Technology Blogs by Members
Explore a vibrant mix of technical expertise, industry insights, and tech buzz in member blogs covering SAP products, technology, and events. Get in the mix!
Showing results for 
Search instead for 
Did you mean: 
 SAP HANA Overview


  1. What is HANA?

  2. Difference between SAP S/4 HANA and SAP Suite on HANA

  3. Concept of OLAP and OLTP

  4. Evolution of SAP HANA/ Need of SAP HANA

  5. Unique Functionality of SAP HANA

  6. Code Push Down and its techniques

  1. What is HANA?

SAP HANA (High Performance Analytical Appliance) is an application that uses in-memory database technology that allows the processing of massive amounts of real-time data in a short time. The in-memory computing engine allows HANA to process data stored in RAM as opposed to reading it from a disk.

HANA is the first system to let you perform real time online applications (OLAP) analysis on an online transnational processing (OLTP data structure).

  1. Difference between SAP Suite on HANA and SAP S/4 HANA?

SAP Suite on HANA(SoH)

SAP Suite on HANA is a whole product delivered by SAP for different industrial sectors (ECC is one of the modules of SAP Business Suite). The database can be HANA or any other database like DB2, DB6, MSSQL etc. Don’t get mix up ECC with SAP suite on HANA. ECC is part of SAP Suite on HANA.

SAP Business Suite 4 SAP HANA (SAP S/4 HANA)

This is the SAP system where you’ll get the Business Suite developed and optimized for HANA. The data model has been ‘simplified ‘and it works on the ‘Principle of One‘. For high-level understanding, we can say core tables of certain business processes (MM, FI etc) has been replaced by a single table (MATDOC, ACDOCA etc). SAP Business Suite 4 SAP HANA is therefore called S/4 HANA.

  1. Concept of OLAP and OLTP:

(a). OLAP:

Online Analytical Processing (OLAP), a category of software tools which provide analysis of data for business decisions. Here the primary objective is data analysis not data processing.

For example: Any analytical used for stock analysis.

(b). OLTP:

Online Transaction Processing (OLTP) supports transaction-oriented (WRITE operations) applications in a 3-tier architecture. The primary objective is data processing not data analysis.

Example: when some data is saved or modified such as sales order creation or sales order change.

  1. Evolution of SAP HANA/ Need of SAP HANA:

  • Part 1:

  1. Traditional Database systems example Oracle, DB2, DB6, Sybase, MSSQl were only WRITE optimized (OLTP) but they were not read optimized (OLAP).

  2. The reason for this low performance is because the whole data resides on disk storage. The ABAP reports used to read and fetch data from disk storage and then load it to RAM and further communicate to CPU to fetch the required results.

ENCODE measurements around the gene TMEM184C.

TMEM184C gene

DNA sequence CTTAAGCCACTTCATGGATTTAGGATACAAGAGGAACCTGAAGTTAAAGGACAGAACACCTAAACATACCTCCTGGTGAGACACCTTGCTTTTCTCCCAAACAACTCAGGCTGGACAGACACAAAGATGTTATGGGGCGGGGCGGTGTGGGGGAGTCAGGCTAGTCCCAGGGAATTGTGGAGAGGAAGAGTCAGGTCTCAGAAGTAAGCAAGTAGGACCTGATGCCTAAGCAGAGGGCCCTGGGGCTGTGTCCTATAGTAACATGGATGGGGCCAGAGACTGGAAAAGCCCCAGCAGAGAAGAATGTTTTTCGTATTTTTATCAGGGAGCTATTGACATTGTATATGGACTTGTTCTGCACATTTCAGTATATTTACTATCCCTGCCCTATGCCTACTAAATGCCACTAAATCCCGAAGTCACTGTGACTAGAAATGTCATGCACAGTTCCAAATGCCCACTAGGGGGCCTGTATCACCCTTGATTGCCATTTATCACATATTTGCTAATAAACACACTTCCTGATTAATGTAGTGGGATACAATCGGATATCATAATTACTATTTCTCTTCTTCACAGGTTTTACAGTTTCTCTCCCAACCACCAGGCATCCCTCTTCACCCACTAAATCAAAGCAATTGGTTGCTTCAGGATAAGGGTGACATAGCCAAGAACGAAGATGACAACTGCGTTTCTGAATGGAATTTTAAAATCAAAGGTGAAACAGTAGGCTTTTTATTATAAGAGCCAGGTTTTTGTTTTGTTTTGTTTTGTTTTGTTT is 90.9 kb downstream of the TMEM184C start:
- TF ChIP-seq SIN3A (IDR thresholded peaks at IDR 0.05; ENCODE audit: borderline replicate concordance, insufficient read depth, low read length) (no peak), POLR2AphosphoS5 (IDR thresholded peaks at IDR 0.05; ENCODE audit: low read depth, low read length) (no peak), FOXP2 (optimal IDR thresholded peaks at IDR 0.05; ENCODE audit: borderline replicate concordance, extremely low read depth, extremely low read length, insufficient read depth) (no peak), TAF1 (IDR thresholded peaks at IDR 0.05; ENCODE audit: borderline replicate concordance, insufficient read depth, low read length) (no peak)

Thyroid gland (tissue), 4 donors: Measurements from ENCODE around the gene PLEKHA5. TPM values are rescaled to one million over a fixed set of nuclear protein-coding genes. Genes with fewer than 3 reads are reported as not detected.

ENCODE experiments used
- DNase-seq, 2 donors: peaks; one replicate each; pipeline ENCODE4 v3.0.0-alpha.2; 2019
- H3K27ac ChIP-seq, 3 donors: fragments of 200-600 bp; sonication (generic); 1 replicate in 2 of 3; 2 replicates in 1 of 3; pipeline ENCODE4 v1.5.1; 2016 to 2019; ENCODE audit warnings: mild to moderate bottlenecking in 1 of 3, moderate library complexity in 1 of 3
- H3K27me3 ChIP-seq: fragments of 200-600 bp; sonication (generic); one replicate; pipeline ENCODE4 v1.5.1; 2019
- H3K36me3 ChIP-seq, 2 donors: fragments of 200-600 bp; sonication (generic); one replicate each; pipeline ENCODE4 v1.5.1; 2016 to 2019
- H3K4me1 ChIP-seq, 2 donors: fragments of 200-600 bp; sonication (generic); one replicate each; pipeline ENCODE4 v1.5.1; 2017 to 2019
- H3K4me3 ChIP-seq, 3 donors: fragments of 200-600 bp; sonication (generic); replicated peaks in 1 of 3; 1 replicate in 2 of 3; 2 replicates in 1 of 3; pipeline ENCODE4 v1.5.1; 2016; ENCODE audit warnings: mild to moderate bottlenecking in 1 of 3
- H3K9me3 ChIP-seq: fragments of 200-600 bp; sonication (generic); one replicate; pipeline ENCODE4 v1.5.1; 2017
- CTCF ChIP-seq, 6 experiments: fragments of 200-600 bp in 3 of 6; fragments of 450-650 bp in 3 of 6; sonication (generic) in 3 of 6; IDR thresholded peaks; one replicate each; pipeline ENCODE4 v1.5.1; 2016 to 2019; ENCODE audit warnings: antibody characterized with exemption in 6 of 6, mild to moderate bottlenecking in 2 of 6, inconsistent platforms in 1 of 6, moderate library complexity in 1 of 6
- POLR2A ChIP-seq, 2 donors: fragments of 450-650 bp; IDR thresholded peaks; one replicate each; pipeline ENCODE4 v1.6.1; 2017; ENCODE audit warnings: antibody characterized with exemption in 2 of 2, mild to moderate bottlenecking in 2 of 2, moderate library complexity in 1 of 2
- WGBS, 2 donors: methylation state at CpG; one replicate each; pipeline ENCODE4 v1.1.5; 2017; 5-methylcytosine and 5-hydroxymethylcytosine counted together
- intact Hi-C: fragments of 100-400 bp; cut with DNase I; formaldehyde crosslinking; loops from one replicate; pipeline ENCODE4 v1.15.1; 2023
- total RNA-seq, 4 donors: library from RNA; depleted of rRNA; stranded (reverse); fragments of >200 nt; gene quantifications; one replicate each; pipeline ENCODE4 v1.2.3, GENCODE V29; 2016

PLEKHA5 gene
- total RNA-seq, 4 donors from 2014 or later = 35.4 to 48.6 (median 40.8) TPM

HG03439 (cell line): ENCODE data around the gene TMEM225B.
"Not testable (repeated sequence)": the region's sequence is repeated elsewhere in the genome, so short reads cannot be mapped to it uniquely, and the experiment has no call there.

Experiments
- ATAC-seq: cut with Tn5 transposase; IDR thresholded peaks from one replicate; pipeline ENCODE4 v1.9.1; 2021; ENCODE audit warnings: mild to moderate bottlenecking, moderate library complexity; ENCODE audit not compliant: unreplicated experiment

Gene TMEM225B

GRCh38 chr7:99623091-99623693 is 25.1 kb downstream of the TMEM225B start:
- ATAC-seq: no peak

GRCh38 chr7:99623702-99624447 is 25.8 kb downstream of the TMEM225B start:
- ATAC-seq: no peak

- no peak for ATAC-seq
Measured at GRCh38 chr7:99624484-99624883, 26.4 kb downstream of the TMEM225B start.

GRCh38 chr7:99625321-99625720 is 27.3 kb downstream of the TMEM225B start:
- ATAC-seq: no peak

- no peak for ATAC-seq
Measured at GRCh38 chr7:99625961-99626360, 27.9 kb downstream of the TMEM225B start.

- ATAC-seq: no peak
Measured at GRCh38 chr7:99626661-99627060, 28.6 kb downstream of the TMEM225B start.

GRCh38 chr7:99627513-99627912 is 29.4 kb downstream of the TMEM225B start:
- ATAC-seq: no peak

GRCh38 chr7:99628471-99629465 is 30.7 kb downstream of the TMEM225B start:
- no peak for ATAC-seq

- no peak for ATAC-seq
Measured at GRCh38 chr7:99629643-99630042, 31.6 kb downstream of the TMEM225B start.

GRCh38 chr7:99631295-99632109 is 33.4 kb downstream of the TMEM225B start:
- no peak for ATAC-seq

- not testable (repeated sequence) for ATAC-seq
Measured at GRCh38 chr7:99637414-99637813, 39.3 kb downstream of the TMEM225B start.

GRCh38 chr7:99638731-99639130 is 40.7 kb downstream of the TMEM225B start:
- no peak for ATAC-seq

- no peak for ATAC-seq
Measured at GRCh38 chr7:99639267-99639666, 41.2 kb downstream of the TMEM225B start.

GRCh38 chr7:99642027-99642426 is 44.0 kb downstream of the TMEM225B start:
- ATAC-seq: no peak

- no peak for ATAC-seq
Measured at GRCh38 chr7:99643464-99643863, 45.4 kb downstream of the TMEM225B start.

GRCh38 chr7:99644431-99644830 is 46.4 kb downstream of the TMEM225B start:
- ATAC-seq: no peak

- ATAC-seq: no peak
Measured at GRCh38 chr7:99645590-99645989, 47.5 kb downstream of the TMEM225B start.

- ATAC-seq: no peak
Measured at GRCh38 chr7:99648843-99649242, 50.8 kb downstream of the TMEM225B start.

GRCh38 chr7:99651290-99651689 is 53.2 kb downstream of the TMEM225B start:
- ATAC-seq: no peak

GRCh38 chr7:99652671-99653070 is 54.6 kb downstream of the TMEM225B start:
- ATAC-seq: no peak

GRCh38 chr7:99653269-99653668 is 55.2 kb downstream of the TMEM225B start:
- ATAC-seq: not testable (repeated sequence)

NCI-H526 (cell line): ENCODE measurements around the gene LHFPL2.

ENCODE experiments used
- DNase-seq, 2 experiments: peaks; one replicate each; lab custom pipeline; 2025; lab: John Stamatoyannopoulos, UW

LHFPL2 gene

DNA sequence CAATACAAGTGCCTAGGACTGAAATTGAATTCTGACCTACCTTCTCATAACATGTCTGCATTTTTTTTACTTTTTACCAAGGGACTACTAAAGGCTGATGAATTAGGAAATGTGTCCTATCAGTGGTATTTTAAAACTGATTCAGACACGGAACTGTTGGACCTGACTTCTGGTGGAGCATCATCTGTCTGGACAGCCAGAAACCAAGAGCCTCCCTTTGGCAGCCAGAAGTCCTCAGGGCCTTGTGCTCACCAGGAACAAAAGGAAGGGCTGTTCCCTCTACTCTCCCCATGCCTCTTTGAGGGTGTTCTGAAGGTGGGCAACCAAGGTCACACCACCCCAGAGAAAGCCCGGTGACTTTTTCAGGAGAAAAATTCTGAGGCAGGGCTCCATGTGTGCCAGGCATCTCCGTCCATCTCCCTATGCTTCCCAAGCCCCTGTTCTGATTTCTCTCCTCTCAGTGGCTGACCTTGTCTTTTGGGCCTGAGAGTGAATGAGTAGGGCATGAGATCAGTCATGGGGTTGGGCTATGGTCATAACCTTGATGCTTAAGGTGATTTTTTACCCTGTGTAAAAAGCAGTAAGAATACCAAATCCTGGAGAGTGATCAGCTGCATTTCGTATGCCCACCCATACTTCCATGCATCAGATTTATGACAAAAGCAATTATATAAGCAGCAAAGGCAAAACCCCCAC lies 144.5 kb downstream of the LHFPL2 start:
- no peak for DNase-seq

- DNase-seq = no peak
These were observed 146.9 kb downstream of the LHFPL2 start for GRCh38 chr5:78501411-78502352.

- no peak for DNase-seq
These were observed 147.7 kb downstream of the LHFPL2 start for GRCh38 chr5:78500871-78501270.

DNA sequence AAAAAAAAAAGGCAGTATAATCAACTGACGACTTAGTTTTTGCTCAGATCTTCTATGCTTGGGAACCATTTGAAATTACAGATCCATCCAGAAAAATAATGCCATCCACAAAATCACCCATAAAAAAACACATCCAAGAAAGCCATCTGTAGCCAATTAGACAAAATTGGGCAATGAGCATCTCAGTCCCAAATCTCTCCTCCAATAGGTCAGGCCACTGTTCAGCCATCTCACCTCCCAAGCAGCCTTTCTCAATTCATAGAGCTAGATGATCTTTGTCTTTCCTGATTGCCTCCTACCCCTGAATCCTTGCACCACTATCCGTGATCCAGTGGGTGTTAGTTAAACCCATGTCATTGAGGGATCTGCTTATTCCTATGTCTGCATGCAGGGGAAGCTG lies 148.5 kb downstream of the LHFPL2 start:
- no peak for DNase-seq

3. Here 90% of the tine is consumed in reading and fetching the data from the data base.

  4. Also, here OLAP and OLTP are not simultaneously real-time.

  5. This is because ABAP reports has fetched data from database and passed to RAM, meanwhile there can be high possibility that another write operation happened to the database. So, data is not real time.

This can be explained with the help of the below diagram:

  • Part 2:

  1. After that SAP comes with a concept of Business Warehouse (BW) systems which is basically an OLAP system. This system has better read operations. This is again near real time but not actually real time.

The below diagram explains the above concept:

This system again has some flaws like data redundancy, more hardware cost, low performance.

  • Part 3:

  1. So, then SAP comes up with HANA database. Here the whole database (the disk) resides in the main memory (the RAM).

  2. So, now the fetching, reading time is very much optimized since processing data in RAM is much faster than processing data in disk.

  3. Also, this is the first system where both OLAP and OLTP transactions are real time.

This below diagram explains the above concept:

5.Unique Functionalities of SAP HANA:

  1. In-memory computation

  2. Columnar data base

  3. Insert only approach

  4. Code push down

  5. Data compression

  6. Massive parallel processing of data


  1. In-Memory Computation:

In-memory computation means the whole computation takes place inside the primary memory (the RAM). This is possible the whole disk now resides in RAM which makes the computation much faster.

  1. Columnar data base:

2(a). Row based storage:

 All our traditional database systems like Oracle, DB2, DB6, Sybase etc. used to store the data of tables in the form of row storage.

This means starting from first record of the table, we will traverse from left to right.

Consider the below example for row-based storage:

Pros of row-based storage:

  1. Record data is stored together i.e. all the field values of a row are stored together.

  2. Easy to insert/update i.e. row-based storage favours OLTP transactions because it will directly traverse at the end of the memory and will insert a new record.